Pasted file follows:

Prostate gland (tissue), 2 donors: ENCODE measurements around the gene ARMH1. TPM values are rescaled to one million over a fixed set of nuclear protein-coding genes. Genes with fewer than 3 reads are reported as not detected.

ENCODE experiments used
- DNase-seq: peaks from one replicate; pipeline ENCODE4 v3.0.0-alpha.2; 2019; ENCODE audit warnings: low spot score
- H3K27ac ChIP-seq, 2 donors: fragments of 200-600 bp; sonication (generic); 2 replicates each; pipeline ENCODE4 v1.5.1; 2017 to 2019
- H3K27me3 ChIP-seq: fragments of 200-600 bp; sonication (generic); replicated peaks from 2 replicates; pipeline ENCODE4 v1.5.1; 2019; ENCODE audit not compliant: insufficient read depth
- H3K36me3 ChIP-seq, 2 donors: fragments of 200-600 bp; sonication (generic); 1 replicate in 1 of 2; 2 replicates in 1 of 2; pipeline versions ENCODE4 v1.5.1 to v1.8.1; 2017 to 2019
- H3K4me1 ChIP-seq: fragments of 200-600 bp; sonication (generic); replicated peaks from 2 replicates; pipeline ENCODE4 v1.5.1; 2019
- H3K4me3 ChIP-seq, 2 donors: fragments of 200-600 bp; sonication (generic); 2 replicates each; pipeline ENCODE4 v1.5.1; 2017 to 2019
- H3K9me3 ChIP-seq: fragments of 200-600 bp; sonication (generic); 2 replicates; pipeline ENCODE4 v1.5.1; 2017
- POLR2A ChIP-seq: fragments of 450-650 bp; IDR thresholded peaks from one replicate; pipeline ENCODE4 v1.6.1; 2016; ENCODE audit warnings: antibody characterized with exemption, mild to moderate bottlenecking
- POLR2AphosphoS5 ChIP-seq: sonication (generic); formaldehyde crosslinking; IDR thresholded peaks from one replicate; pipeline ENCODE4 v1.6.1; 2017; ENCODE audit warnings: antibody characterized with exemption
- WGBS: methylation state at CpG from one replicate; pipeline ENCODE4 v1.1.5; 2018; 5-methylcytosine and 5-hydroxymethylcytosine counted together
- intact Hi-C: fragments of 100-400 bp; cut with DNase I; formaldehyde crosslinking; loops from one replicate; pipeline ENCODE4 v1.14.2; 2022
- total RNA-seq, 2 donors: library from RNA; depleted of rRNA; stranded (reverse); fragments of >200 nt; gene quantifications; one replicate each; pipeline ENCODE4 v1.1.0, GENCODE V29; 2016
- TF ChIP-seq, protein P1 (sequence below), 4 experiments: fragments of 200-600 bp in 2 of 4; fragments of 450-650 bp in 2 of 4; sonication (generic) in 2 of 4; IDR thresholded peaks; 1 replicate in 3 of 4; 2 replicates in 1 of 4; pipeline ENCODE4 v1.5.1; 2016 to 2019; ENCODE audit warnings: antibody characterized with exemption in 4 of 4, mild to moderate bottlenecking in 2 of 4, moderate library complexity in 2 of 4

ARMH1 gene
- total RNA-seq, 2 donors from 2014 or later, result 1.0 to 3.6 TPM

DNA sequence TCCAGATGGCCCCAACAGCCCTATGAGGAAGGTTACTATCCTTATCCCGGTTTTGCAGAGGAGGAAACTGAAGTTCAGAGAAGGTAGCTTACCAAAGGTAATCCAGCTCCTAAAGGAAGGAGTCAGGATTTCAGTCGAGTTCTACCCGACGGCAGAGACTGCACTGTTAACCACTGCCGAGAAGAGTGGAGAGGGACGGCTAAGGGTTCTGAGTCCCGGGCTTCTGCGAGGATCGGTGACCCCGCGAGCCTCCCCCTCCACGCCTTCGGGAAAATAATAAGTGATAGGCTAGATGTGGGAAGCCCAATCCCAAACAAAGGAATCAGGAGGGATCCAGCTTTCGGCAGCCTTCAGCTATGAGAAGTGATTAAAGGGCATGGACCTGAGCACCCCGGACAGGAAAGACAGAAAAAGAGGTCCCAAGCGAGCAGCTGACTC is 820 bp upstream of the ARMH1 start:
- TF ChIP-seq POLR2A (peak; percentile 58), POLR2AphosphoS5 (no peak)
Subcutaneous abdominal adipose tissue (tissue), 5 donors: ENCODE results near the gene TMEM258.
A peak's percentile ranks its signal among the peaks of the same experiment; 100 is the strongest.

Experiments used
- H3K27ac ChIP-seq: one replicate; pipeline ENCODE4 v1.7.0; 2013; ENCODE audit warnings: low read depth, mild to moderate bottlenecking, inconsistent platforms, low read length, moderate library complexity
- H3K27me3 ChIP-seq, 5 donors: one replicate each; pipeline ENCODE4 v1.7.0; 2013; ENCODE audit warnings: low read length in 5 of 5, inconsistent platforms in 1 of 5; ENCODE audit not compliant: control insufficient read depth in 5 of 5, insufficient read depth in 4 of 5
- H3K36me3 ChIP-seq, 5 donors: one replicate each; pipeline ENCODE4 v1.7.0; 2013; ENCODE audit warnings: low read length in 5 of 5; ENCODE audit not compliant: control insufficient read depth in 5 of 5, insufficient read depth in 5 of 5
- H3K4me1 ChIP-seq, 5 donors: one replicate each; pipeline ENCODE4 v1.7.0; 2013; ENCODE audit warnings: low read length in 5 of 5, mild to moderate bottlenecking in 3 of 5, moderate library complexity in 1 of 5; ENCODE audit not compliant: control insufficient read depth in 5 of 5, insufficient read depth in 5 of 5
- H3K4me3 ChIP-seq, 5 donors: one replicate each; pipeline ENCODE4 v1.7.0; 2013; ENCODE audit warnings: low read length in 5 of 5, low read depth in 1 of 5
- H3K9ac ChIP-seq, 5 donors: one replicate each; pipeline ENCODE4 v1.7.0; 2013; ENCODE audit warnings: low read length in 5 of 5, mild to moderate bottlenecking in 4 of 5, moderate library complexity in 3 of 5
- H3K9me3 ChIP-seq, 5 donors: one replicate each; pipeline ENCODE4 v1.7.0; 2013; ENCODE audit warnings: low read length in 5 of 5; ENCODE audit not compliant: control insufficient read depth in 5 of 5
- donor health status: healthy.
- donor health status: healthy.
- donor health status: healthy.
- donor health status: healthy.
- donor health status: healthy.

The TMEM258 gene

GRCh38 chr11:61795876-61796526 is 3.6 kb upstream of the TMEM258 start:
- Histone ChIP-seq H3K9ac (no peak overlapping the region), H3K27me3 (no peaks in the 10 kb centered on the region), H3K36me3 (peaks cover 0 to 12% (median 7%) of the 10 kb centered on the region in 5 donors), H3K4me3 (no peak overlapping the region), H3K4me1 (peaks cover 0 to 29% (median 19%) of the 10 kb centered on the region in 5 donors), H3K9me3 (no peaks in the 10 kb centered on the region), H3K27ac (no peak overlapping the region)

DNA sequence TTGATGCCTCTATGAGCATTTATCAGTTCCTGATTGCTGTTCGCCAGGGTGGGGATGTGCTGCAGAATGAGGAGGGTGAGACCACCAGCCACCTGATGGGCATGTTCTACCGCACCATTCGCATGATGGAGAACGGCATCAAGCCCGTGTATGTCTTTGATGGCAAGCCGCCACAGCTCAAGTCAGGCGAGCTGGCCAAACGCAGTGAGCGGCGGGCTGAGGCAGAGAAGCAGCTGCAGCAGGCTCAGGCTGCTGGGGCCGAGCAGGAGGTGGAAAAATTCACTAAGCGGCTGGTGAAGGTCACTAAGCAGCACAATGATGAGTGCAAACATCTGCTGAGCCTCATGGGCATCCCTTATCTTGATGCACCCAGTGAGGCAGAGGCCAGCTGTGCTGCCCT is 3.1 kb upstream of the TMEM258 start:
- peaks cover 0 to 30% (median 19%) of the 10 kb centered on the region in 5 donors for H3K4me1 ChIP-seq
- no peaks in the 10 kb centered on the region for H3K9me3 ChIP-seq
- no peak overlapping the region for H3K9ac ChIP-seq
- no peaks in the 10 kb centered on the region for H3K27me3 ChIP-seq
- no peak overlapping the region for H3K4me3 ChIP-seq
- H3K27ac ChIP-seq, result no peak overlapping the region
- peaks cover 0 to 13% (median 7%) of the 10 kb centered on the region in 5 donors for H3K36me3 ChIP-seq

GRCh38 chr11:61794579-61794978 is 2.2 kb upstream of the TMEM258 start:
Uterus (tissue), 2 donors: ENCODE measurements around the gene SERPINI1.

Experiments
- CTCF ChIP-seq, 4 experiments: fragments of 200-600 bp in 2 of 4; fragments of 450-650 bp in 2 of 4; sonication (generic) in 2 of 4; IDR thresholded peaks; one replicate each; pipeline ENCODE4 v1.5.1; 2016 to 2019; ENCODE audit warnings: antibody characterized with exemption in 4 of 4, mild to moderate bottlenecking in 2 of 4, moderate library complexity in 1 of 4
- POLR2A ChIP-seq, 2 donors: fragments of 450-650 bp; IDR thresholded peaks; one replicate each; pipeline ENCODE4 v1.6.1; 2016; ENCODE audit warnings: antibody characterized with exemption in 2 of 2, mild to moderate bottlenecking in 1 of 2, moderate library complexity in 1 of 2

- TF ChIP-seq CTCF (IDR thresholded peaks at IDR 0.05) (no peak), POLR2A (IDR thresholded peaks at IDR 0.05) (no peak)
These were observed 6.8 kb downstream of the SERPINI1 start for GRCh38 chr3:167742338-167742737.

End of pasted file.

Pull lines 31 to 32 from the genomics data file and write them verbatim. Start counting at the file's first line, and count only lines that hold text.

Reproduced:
- donor health status: healthy.
- donor health status: healthy.